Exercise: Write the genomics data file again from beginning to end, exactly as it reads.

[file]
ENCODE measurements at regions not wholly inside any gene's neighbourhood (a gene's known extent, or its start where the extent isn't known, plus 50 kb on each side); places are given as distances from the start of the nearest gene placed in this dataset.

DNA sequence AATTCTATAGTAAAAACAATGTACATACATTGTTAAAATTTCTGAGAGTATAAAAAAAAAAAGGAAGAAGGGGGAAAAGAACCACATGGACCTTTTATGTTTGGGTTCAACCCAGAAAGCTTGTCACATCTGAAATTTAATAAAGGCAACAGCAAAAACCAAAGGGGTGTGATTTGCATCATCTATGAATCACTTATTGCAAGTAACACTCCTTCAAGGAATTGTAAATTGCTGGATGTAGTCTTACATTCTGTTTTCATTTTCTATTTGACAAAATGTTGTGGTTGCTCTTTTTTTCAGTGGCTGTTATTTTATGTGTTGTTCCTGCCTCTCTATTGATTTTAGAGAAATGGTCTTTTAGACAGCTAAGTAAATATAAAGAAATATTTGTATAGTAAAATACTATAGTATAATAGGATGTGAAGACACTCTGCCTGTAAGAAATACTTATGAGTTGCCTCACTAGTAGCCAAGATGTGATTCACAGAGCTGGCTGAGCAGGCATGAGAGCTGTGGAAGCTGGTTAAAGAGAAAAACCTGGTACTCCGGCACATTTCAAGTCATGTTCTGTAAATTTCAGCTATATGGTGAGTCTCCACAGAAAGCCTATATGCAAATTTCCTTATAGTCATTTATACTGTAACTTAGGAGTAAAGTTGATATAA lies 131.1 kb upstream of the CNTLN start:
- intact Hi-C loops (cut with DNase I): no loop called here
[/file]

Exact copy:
ENCODE measurements at regions not wholly inside any gene's neighbourhood (a gene's known extent, or its start where the extent isn't known, plus 50 kb on each side); places are given as distances from the start of the nearest gene placed in this dataset.

DNA sequence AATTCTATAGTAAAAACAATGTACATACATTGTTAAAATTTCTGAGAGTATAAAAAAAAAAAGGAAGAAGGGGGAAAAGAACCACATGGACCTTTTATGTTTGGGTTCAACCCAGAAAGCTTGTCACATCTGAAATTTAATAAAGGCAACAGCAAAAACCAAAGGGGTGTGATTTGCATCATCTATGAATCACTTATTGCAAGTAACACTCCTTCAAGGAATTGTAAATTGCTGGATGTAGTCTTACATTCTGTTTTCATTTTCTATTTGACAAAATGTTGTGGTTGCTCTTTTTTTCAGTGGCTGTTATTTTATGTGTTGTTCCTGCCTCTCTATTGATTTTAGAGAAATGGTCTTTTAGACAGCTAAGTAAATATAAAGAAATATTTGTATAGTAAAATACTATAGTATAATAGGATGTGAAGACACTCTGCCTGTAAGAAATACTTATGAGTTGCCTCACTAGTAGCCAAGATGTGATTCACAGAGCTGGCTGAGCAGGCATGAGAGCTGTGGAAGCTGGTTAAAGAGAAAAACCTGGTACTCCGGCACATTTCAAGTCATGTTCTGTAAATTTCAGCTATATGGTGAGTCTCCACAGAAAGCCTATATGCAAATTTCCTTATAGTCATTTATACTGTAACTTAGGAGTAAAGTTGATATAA lies 131.1 kb upstream of the CNTLN start:
- intact Hi-C loops (cut with DNase I): no loop called here